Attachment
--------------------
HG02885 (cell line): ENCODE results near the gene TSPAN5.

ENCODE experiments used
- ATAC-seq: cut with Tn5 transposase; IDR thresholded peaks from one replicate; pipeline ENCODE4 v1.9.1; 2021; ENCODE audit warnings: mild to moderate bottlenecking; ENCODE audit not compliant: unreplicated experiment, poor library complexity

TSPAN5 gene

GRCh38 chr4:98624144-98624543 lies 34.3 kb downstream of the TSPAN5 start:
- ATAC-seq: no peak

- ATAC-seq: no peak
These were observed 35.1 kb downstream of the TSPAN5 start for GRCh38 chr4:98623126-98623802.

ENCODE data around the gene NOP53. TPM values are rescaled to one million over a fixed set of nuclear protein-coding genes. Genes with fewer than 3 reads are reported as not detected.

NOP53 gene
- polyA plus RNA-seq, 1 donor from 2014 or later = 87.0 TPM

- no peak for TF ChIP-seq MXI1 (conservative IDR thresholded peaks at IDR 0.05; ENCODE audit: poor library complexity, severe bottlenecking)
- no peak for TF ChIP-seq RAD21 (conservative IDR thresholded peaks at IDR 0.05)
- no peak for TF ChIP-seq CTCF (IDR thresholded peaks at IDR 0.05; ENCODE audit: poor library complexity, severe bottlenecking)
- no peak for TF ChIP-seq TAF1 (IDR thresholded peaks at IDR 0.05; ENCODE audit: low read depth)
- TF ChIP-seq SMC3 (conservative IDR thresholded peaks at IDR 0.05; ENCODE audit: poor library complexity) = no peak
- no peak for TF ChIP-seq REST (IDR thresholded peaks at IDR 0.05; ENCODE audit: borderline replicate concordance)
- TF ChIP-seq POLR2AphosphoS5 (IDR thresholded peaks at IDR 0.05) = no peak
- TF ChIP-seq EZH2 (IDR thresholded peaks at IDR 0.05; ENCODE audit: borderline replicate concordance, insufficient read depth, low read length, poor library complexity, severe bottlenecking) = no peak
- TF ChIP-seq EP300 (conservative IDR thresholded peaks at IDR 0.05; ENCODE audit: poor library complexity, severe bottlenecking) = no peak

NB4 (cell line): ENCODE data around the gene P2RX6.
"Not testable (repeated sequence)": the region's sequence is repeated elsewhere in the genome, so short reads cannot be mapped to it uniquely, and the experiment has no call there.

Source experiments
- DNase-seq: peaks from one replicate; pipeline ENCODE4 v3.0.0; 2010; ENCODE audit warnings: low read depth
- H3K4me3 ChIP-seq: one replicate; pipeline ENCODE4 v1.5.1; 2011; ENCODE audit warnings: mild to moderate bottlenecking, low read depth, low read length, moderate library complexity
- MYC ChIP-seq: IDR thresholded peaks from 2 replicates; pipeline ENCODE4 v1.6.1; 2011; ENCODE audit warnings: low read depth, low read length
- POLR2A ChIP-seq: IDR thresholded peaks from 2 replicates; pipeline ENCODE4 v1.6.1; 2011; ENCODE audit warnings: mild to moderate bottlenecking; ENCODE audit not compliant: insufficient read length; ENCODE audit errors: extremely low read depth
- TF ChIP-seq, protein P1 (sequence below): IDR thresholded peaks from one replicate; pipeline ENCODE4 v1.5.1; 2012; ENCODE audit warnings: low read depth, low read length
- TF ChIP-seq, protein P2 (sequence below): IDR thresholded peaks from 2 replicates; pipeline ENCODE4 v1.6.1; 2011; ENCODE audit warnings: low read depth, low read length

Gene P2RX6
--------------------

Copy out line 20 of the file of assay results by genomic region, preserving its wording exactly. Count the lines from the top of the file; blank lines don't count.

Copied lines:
- TF ChIP-seq EP300 (conservative IDR thresholded peaks at IDR 0.05; ENCODE audit: poor library complexity, severe bottlenecking) = no peak